By Alex Distefano
By Scott Snowden
By Anna Merlan
By Steve Almond
By Jena Ardell
By Jon Campbell
By Alan Scherstuhl
By Tessa Stuart
"I am Harry K. Thaw, the deranged Pittsburgh millionaire!" exclaims Matt Levy with a wild look in his eyes and a plastic light saber grasped in his hand. "I despise Stanford White. I hate him. I will find him and I will kill him."
According to the plaque, Stanford White, the architect who designed the Washington Arch, took the virginity of Thaw's favorite chorus girl and future bride, Evelyn Nesbit. Thaw shot White in Madison Square Garden, which White also designed. The resulting trial was the most famous of its age.
"Harry K. Thaw was the first man acquitted of first-degree murder by reason of mental defect," explains Gideon Levy in an immaculate suit representing his historic character, White. "Apparently, the very thought of his fiancée being manhandled by a lascivious architect drove him absolutely maaaad."
Quite suddenly, Levy descends on Levy and a light-saber duel ensues (a less than historical nod to the light-saber battles the brothers facilitate throughout New York City). On the other side of the fountain, the skateboarders suddenly attack J-Sun Burns, the drug-dealing panhandler, in a re- enactment of the Washington Square sequence from Larry Clark's film Kids. The surrealists begin a slow, steady march around the fountain, carrying a small replica of the arch and a sign that reads only "Woe." The giant, freaky bunny head crashes a pre-wedding photo op under the arch and begins dancing with the nervous groom. (Let it be known Paul Ust spent his final moments as a bachelor in the arms of a hallucinatory bunny idol.) The beatniks toss fake books into the air until the ground is littered with titles like A Coney Island of the Mind, Junky, and The Dharma Bums. The pirates wheel a water cannon into the melee. Hackett ignites it and a jet of water shoots into the air, drenching bunnies, beatniks, surrealists, tourists, hippies, skate punks, musicians, onlookers, college students, dogs, kids, and lovers of Washington Square Park.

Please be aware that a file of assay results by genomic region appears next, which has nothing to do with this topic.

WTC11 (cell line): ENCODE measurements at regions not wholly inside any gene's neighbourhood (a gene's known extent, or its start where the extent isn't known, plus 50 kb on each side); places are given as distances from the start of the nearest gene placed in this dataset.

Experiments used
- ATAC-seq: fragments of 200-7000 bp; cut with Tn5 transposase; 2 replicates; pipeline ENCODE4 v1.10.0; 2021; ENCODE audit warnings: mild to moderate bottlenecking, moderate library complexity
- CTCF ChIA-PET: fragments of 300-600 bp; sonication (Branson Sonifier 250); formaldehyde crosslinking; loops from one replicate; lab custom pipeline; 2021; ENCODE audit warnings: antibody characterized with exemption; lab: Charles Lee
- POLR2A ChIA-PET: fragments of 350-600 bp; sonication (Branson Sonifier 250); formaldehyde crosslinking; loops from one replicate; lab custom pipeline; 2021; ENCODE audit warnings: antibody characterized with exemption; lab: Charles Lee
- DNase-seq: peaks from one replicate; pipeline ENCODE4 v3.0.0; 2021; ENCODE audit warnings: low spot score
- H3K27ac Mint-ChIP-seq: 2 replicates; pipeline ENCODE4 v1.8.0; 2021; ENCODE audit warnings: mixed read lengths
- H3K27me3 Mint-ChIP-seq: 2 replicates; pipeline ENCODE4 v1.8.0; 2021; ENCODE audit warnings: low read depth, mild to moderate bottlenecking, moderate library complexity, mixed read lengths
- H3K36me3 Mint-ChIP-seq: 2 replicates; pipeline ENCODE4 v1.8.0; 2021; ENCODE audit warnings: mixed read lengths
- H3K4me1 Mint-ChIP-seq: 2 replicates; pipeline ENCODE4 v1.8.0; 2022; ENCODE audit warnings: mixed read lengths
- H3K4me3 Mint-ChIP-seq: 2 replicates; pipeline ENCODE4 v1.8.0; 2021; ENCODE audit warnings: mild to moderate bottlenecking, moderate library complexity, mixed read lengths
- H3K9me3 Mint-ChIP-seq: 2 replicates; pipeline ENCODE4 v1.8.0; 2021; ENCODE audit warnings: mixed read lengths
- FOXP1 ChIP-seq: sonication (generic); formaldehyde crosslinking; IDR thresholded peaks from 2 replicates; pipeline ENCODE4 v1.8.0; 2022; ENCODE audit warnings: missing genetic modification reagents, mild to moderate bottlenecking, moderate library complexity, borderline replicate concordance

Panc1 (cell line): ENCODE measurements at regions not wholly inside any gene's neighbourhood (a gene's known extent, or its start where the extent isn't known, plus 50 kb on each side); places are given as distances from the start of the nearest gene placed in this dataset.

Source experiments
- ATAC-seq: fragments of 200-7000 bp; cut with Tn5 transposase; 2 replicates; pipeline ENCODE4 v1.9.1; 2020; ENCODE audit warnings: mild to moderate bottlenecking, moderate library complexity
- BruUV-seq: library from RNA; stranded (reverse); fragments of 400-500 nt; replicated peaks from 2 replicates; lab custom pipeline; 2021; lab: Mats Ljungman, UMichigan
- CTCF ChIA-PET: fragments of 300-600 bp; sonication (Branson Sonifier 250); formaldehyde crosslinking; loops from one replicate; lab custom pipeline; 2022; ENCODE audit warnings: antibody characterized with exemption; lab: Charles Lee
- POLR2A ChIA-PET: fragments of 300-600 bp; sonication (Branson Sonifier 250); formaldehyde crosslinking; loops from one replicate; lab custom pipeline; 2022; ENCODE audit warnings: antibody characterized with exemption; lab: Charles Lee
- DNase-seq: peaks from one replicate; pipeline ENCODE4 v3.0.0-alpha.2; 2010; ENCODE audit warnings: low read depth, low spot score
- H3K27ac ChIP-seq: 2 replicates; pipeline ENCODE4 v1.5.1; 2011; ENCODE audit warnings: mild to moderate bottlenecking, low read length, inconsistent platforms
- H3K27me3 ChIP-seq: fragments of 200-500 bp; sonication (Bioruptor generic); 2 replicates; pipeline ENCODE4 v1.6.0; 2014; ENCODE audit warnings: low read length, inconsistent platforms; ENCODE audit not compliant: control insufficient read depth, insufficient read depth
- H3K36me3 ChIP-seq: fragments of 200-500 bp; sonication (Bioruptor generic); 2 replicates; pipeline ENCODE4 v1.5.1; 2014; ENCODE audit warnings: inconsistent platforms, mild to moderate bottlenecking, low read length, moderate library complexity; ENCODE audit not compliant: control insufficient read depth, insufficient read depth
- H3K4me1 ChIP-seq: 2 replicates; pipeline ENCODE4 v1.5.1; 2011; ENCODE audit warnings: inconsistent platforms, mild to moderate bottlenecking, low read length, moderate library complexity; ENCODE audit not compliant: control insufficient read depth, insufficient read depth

"Who won?" shouts one of the Madagascar accomplices.
"No one," bellows Hackett as he brushes dreadlocks from his face and pops open a treasure chest of champagne.
"See," says Biega, the old-timer, fanning himself with a newspaper. "That's the way it is."